Faculty in the News - Archive
Wednesday, December 17, 2008Professor Michael GreenbergerWUSA-TV, Ch. 9 (Washington, D.C.)
- The U.S. Federal Reserve lowered its benchmark interest rate to zero to 0.25 percent this week, a move that could be the first in a series of actions geared toward stimulating the economy. Now the Fed is considering buying long-term treasuries, which could ultimately bring down mortgage interest rates and jump-start the housing market. Michael Greenberger, JD, a professor at the School of Law and a former director at the Commodity Futures Trading Commission, said, "We're in a depression in the housing market. If we can get our housing stock sold, people can start refinancing, get new money, again that will loosen up the credit."
Wednesday, December 17, 2008Professor Michael GreenbergerTheStreet.com
- A financial data firm has postponed the launch of a new index that would assign a market value to prime mortgage-backed securities, which could lead to massive write-downs for banks that carry mortgages on their books currently valued much higher than the new market would dictate. Michael Greenberger, JD, a professor at the School of Law and a former director at the Commodity Futures Trading Commission, said, "The value assigned to these securities tends to be overly optimistic, not overly pessimistic."
Tuesday, December 16, 2008Professor Larry GibsonWMAR-TV, Ch. 2
- Larry Gibson, LLB, professor at the School of Law, discussed the meaning of the Barack Obama presidency on a live studio segment that offers context for the election. Gibson showed the breadth and depth of interest around the world in Obama's election as evidence that it is unlike anything that has come before.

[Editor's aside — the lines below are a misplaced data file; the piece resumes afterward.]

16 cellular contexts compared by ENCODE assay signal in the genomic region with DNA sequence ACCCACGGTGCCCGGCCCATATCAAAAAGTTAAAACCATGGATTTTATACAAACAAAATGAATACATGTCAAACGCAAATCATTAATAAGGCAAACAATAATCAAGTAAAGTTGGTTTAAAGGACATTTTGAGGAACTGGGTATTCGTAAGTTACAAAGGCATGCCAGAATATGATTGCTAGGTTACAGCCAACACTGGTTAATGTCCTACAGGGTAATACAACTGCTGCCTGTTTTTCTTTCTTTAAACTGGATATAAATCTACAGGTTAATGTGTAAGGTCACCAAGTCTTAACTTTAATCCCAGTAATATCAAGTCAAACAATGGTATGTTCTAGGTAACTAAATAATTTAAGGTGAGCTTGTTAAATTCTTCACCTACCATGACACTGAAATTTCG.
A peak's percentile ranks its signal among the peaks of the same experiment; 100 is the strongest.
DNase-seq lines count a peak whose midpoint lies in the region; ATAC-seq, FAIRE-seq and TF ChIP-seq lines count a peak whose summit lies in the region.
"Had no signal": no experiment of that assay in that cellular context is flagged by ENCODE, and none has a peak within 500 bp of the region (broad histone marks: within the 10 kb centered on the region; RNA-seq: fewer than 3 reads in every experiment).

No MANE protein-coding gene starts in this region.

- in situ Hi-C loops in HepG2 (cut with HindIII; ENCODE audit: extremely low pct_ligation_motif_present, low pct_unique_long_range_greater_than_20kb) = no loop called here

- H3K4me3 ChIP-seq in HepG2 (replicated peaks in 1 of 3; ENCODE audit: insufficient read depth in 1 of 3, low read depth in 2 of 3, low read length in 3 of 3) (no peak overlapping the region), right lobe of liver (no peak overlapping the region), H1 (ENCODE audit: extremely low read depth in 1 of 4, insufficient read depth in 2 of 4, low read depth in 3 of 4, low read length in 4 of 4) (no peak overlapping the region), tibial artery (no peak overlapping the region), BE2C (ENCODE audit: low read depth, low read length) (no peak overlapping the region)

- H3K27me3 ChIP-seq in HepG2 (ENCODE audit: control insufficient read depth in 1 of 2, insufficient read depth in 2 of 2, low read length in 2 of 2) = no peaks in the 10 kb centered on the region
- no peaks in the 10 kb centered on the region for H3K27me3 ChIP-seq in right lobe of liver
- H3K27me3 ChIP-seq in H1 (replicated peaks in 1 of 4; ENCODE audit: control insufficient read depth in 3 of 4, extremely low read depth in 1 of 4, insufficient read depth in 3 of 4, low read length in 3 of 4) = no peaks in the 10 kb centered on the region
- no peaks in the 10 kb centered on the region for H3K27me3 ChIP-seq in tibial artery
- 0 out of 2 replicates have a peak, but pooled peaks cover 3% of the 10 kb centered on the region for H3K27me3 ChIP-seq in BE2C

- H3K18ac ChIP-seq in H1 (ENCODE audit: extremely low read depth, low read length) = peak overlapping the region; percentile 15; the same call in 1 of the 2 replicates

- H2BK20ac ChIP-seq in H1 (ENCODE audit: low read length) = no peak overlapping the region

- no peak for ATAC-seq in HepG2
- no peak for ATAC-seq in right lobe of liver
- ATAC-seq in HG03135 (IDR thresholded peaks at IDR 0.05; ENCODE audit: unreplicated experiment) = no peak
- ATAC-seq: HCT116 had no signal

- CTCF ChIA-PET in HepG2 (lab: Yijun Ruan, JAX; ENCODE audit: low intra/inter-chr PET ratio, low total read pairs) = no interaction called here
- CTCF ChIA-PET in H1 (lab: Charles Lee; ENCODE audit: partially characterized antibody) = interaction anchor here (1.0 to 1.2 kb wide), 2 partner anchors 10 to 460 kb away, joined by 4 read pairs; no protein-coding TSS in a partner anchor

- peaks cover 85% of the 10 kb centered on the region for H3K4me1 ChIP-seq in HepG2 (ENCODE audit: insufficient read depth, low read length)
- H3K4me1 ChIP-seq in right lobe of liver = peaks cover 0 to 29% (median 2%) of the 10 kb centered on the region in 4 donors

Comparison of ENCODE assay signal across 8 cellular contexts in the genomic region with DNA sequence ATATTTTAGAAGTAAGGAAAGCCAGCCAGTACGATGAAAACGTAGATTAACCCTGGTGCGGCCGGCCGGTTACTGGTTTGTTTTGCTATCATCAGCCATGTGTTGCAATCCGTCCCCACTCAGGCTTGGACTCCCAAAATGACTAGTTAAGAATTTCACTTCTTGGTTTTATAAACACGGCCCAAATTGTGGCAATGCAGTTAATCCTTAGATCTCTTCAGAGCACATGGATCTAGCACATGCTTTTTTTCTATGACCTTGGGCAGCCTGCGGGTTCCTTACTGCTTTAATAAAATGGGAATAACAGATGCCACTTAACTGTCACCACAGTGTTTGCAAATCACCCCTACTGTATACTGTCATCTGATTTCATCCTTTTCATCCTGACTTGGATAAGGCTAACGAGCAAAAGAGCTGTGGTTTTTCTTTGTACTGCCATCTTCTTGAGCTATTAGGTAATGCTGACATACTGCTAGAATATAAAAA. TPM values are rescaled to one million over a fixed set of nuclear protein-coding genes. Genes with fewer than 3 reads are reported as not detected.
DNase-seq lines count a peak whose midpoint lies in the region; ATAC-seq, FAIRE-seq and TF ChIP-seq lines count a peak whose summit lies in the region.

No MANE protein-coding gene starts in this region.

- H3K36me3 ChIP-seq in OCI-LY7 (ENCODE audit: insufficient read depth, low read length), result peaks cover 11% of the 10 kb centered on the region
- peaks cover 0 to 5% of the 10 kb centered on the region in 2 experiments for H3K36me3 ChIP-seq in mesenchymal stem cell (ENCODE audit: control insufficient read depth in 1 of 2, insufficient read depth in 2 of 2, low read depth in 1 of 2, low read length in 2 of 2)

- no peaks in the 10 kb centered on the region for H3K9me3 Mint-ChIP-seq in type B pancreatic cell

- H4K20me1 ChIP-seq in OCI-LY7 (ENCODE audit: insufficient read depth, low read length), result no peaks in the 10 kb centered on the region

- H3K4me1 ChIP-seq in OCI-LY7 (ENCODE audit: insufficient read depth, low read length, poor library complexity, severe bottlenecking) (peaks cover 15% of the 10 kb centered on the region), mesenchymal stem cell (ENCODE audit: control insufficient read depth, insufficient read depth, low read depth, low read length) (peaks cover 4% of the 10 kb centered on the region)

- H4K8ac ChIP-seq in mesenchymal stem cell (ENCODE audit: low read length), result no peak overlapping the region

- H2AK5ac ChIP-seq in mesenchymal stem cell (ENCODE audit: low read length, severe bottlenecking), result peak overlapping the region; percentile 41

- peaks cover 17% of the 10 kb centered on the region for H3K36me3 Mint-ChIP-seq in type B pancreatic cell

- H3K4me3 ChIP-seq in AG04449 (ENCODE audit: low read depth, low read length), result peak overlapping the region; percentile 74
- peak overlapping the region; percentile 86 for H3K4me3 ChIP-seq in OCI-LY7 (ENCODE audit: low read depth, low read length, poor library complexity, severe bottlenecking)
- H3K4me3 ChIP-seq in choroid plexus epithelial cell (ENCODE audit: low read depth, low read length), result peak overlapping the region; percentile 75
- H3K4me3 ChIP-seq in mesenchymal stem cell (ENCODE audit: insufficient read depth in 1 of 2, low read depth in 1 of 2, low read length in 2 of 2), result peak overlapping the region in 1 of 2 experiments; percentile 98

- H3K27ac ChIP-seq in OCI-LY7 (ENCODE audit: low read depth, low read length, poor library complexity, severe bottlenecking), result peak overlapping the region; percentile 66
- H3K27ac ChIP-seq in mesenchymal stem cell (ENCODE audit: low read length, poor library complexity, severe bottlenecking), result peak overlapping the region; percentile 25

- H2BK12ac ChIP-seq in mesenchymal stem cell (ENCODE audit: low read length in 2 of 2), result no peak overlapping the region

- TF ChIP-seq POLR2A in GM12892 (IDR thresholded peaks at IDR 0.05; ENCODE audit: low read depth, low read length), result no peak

Sunday, December 14, 2008Professor Kathleen DachilleRichmond Times-Dispatch
- Research has yet to show a way to cut the risk of smoking. Kathleen Dachille, JD, associate professor at the School of Law who tracks Philip Morris' push for Food and Drug Administration regulation of tobacco, said, "If they are the first ones out with a reduced-risk product with the FDA imprimatur, they will hit pay dirt here."
Wednesday, December 10, 2008Professor Michael GreenbergerFoxnews.com
- A handful of companies are developing nuclear "minireactors," power sources that are transportable and could provide years of energy to small communities as well as an opportunity for terrorists. Michael Greenberger, JD, a professor at the School of Law and director of its Center for Health and Homeland Security, said, "Anything that's portable and provides technology would assist terrorists in their goal to perfect a nuclear weapon, and it's very dangerous to the United States."
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